'Rebecca and the Angels' - Extract





the others

On Angel Mountain

house of angels



Guardian Angel


Conspiracy of Angels


An extract from Chapter 2 of ”Rebecca and the Angels”

Martha has had to put up with several personal tragedies, but she refuses to succumb to misery. She decides that she needs fresh air in her lungs, and that a visit to her secret cave is necessary…….

In the morning I woke early, while it was still pitch black outside, and Liza was surprised to find me up when she sidled in through my bedroom door with her basket of kindling and small coals for the fire. “Good morning, Mistress!” said she. “You look very sprightly this morning, if I may say so.”

“I do not feel it, Liza, I can assure you,” I replied. “In fact, I was up late and my sleep was somewhat disturbed. But I do feel at ease with the world today, and I am minded to climb up the mountain straight after breakfast.”

Liza looked amazed. “I do not advise it, Mistress,” she said. “I have just walked up from the cottage, and it is a horrid morning, with driving rain and low cloud. Even when it is light, I swear that the summit will be invisible.”

“Do not try to change my course, Liza. I am set upon it, and if I spread my arms wide, I will sail up the rocky slope with a brisk following wind, and leave the rain behind.”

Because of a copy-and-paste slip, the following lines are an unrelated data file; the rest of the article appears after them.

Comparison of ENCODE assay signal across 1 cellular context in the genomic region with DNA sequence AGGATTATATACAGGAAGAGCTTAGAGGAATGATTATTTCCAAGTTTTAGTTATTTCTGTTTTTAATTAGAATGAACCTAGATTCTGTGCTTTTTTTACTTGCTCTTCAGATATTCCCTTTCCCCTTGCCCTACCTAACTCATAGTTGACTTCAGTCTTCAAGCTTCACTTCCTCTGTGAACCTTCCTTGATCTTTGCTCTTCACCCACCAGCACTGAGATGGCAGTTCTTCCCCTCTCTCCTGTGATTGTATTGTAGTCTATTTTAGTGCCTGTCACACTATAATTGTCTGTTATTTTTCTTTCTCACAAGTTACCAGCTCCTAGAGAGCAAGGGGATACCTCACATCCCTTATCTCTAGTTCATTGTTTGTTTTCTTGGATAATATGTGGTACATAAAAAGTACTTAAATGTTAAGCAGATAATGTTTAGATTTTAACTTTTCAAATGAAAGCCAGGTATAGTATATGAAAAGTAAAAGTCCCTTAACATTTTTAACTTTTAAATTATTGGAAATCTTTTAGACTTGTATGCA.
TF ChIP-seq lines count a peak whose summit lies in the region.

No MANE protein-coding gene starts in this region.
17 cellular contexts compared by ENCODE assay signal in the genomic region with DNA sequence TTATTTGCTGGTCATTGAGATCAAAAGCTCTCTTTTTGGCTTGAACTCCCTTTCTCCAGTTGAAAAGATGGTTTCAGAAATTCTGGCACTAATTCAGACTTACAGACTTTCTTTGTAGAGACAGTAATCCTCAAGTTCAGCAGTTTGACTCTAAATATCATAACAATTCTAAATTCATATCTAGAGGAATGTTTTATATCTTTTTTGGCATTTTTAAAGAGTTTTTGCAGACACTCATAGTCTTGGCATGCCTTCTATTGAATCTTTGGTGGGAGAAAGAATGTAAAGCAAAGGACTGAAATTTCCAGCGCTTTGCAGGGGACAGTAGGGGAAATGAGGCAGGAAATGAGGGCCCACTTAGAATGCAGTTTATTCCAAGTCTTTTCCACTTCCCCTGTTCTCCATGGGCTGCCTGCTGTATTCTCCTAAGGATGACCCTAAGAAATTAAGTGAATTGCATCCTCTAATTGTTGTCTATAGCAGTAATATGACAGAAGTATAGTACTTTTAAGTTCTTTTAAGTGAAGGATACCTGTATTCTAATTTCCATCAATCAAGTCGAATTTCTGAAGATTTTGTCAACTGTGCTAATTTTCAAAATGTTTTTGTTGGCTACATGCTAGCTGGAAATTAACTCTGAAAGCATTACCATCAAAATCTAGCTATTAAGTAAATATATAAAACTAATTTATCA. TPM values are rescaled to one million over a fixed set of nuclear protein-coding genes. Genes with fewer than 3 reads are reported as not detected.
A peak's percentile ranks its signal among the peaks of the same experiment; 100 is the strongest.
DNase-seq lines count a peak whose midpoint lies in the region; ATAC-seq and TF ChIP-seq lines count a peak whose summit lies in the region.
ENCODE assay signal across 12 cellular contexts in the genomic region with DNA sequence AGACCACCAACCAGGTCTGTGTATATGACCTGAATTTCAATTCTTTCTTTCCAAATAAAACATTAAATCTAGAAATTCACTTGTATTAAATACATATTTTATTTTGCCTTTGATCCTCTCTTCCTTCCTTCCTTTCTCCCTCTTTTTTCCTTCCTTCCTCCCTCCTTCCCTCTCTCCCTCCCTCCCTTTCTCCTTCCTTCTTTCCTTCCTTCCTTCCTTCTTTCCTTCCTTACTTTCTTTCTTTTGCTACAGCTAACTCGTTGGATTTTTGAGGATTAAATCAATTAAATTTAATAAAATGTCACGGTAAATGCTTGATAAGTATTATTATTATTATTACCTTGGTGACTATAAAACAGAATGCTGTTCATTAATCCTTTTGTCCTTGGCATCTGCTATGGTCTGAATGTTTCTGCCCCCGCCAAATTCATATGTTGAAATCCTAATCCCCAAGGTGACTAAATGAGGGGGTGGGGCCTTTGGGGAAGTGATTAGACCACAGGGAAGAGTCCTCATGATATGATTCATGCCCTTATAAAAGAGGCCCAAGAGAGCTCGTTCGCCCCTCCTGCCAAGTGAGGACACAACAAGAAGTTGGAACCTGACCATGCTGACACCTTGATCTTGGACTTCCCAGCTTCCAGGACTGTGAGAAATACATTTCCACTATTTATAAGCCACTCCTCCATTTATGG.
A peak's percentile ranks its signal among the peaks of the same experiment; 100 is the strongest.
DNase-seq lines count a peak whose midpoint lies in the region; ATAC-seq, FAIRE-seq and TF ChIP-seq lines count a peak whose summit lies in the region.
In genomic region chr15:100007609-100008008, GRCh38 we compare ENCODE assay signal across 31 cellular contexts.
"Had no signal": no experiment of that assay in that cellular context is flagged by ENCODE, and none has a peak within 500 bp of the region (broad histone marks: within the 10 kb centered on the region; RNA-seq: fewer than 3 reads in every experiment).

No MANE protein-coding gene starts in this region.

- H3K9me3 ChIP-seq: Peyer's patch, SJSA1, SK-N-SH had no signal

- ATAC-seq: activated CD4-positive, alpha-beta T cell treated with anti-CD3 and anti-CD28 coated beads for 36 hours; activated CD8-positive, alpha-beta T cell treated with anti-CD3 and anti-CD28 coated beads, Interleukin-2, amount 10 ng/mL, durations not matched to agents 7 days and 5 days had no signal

And so, with hot porridge in my stomach and stout boots on my feet, and a felt hat strapped to my head, and Billy’s old oilskins providing some little protection from the rain, I headed out into the storm. As I climbed, of course I got very wet indeed, but I felt a sort of exhilaration, and I was spurred on by the thought that ahead of me was the warm dry sanctuary of the cave. I passed St Brynach’s sacred spring, and without thinking I anointed myself with a handful of its holy water, just as I always do before tackling the last steep part of the climb. Then my sombre mood gave way to laughter, as I was struck by the absurdity of an anointment in weather such as this, with water pouring out of the shredded cloud, sluicing off my sodden hat and oilskins, and filling my clothes and my boots. Thousands of gallons of it, straight from heaven. I was still in good humour as I climbed up into the mist. I passed between rock pillars and edged along rocky ledges, as I had done hundreds of times before. Then I wound my way through the last narrow crevices, passed the last fallen boulders, and saw the entrance of my secret cave. Nobody else knows about it. It belongs to me, as it once belonged to old Saint Brynach. He came here to commune with his angels, as do I whenever I need peace.

Soon I was inside, and out of my boots and oilskins. Some years ago, when I slept in the cave occasionally, I carried up three sheepskins and a couple of thick woollen blankets, and I made the decision to leave them behind in case I should ever need them again. They were in the back corner of the cave, perfectly dry, and soon I was cuddled up snugly, as warm as a fluffy chick beneath the wing of a mother hen. Away from the wind and the rain, I found silence, although in truth it was quite noisy with the gale buffeting the rock surfaces outside and with the sound of running water echoing around me.